Otherwise, enjoy, and feel free to copy this idea!
I tried to find a still of it for illustration, but I couldn't find one. If you watched Futurama, however, you'll recognize it. It usually shows up behind the couch at Fry's apartment.
Step 1: Gather Materials
4x6 curved picture frame - preferably black (otherwise can be spray painted) -$7
Black Spraypaint - $5 (if necessary)
Aluminum foil - $.97
LED Hanger Lamp - $6
Acrylic Paint in black along with bright blue, green, and pink - $3 apiece
Adhesive - I used DulcoCement, since I had it from a previous project
Spackle - already had some
A few thin paintbrushes
Some velcro strips
Lots of patience
the Following Logo Pattern
Step 2: Preparing the Image
2. Tape the printed-out-logo to the side of the glass that you want the image to appear on facing inward.
3. Use the logo as a tracing tool to hand-paint the logo onto the paint. I painted the black outline of the logo first, followed by the green slime, blue background, then pink lettering.
4. Remove the taped-on-logo.
Tip: I suppose the order is really up to you, depending on preference. However, be sure to perform each step separately, so as to not allow the paint colors to mix. Also, paint over each layer a few times, just make sure it's thick enough so that you don't see what's going to be behind it. However, don't paint so much that no light can go through.
Step 3: Preparing the Frame
2. Spraypaint the frame black, using thin even layers. Don't worry about painting the side of the frame you plan to face away from the front unless you just really want to be consistent with your work.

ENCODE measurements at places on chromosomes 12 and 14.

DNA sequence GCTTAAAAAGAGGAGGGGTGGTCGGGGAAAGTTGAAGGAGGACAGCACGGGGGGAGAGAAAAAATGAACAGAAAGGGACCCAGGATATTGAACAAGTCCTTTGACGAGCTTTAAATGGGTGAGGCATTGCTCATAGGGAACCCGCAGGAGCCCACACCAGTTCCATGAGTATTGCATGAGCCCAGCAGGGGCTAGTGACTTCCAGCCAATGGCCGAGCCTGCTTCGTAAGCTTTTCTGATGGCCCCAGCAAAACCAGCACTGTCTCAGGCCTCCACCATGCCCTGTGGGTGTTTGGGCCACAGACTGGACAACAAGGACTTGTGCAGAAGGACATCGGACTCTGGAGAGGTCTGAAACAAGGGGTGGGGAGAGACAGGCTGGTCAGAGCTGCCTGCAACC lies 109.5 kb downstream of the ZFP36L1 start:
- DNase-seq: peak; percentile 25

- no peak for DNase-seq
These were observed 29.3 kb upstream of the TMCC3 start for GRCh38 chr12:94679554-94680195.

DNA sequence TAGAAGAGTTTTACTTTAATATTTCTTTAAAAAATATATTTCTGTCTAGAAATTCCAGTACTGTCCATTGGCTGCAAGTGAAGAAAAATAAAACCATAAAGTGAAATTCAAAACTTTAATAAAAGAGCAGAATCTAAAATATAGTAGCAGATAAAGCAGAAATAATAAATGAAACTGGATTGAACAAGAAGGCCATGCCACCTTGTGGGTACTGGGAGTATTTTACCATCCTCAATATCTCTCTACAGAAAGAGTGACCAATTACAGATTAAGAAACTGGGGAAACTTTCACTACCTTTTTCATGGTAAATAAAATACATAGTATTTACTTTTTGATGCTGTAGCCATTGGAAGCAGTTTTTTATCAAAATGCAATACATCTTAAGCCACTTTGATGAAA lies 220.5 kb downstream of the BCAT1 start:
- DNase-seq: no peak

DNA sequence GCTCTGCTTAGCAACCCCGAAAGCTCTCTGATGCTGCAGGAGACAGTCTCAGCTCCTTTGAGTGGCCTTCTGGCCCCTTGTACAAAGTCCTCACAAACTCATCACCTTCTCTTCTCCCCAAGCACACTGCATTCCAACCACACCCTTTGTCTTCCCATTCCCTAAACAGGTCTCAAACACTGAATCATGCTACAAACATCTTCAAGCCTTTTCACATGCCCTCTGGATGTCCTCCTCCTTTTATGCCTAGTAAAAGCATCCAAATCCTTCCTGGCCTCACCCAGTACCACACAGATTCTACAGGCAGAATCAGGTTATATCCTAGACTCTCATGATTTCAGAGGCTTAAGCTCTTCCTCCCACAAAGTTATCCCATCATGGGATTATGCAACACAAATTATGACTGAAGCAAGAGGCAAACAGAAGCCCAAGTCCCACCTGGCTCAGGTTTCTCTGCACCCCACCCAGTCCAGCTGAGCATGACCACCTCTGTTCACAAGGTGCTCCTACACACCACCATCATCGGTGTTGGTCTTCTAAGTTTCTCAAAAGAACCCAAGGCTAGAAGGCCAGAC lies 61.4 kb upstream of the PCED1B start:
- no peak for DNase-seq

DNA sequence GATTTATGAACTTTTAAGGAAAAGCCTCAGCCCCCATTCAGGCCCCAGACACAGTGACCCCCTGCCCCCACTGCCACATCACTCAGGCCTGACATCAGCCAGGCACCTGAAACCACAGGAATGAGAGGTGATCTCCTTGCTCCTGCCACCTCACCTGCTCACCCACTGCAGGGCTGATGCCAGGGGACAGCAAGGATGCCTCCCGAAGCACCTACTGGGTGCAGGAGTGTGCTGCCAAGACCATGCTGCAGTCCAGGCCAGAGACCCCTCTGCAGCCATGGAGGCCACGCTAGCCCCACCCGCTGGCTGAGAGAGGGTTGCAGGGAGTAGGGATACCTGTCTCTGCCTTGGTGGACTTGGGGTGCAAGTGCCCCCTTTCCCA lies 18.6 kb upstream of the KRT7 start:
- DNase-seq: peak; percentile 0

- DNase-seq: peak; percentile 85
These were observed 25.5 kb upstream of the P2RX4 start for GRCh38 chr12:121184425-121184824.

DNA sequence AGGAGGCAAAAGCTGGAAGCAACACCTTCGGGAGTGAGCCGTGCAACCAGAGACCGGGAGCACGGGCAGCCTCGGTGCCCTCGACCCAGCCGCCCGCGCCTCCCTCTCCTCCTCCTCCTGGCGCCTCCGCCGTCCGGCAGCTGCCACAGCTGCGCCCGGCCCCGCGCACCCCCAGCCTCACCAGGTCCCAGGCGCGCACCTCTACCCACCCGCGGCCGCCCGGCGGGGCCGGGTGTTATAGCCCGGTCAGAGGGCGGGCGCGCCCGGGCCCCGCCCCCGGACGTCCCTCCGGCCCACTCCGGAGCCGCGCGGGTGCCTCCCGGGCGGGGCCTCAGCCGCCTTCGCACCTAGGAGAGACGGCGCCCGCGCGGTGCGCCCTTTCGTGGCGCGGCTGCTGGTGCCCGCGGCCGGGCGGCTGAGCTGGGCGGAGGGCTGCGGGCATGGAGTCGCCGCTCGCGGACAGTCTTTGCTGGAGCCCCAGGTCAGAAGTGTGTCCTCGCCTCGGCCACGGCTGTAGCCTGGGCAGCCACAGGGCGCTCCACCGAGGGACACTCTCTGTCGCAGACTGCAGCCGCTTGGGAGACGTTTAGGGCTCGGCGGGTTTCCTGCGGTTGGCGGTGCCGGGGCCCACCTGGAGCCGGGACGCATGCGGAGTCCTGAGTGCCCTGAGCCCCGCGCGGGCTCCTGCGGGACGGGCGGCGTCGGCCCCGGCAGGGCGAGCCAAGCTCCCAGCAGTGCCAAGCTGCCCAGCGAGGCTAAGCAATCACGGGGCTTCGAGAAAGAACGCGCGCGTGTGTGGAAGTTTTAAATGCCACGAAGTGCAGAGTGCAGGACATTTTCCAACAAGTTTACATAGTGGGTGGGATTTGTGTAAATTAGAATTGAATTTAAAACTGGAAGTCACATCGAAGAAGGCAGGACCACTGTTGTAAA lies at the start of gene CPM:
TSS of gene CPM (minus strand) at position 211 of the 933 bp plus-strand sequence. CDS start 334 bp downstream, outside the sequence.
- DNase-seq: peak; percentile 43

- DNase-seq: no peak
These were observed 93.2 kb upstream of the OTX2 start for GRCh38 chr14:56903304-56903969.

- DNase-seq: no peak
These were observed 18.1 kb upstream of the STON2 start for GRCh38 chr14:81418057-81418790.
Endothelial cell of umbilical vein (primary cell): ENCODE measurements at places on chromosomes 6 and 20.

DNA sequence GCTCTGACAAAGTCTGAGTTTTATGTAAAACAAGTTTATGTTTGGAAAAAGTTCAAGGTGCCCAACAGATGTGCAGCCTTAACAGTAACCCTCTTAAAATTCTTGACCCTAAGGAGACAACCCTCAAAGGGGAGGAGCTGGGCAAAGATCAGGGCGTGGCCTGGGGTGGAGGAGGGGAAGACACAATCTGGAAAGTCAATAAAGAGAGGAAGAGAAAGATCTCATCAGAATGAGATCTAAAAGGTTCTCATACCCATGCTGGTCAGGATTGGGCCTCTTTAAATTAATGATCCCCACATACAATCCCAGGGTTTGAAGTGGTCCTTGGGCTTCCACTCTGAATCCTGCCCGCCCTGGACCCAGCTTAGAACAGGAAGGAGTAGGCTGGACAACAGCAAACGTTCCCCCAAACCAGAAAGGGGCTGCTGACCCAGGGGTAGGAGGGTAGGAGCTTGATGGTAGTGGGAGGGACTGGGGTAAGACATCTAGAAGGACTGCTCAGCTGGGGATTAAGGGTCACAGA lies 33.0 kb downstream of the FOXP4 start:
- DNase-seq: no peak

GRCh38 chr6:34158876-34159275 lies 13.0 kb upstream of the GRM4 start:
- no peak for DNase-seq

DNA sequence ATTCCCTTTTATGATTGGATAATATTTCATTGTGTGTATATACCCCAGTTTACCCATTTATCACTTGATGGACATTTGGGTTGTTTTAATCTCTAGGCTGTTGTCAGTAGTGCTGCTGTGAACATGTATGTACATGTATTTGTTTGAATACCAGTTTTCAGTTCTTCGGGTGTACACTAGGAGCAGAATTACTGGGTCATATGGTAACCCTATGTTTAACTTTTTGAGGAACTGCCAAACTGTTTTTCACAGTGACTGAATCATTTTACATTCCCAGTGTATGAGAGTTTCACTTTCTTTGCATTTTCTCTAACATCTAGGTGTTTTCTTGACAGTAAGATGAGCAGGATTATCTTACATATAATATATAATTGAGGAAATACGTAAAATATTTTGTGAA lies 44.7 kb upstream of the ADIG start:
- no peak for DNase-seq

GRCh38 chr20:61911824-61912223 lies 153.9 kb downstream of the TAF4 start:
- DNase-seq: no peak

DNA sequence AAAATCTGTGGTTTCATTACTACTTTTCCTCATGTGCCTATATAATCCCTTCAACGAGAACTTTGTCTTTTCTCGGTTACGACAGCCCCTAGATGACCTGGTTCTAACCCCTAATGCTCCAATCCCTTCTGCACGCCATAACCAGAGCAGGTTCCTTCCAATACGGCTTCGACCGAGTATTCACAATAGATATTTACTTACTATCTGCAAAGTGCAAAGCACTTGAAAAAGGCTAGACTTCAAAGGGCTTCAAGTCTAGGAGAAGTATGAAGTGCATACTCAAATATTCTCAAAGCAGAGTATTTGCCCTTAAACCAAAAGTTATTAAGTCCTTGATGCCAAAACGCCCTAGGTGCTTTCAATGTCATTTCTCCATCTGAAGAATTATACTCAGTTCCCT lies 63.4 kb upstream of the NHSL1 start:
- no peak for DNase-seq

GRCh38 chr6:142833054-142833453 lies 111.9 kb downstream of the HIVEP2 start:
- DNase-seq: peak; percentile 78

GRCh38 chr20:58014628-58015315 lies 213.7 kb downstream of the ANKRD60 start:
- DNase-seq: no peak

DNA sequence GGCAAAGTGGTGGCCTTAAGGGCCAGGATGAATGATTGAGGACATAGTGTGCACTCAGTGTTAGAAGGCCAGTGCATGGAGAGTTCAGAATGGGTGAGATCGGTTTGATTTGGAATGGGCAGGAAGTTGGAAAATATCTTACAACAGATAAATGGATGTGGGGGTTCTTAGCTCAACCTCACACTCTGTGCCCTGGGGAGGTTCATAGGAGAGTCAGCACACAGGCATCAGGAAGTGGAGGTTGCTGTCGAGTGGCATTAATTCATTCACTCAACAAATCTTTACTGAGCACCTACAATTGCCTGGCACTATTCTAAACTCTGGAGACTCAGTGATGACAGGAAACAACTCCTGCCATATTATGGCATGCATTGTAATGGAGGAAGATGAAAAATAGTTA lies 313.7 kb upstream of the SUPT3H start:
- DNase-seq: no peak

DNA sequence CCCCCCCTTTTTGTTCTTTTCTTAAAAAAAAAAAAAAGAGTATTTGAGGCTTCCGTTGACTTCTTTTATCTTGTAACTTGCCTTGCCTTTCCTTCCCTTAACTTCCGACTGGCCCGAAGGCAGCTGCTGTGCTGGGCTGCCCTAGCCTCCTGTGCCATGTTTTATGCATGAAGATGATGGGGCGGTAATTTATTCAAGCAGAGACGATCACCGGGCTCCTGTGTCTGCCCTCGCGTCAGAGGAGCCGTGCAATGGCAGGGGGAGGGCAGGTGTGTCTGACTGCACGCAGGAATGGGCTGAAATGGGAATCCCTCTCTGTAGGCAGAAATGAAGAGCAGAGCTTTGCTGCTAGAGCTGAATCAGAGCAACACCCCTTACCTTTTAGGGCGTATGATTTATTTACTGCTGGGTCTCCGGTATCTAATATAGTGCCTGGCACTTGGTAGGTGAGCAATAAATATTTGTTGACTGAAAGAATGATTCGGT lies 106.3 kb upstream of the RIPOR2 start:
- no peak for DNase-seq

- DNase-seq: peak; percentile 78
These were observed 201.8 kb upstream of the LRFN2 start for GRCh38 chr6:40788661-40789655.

3. Glue the painted glass into the frame so that it will face out correctly, with the paint inside.
4. If you want to make the final product brighter, you may glue some aluminum foil around the inside of the frame to reflect more light toward the window.
Step 4: Preparing the Backing
2. Glue the switch and battery case down as conveniently as possible, making sure it will stay behind the frame once attached.
3. Glue strips of aluminum foil on the backing around the lighting device so as to create maximum light output, if you so choose.
4. Attach Velcro strips to the back of the frame and to the edges of the backing. Top and bottom were sufficient to stick it together.
Thoughts: If I were to do this again, I would probably cut a hole in the backing so that the switch and/or battery would be placed on the reverse of the backing. This would remove the need for the Velcro strips, as I could have just glued it shut completely.
Step 5: Final Step and Ideas
Additional Thoughts for Version 2
The original lamp used a pull-chain. If I could modify this to use one, it might be a little more "canonical." Also, I could have gotten a plastic decal printed out, probably at the local copy store, to stick to the glass, to make the image a little more clear. However, I almost prefer the hand-painted look this creates. It may also have been good to have more light dispersal within the lamp. I considered using a small fluorescent tube light, but apparently most 6 inch fluorescent tubes operate within a device that's slightly longer the 6 inches. I'm also considering trying to find some black weather stripping around the image to clean it up a little bit.
Good luck with your own projects, and feel free to comment, advise, or try it yourself!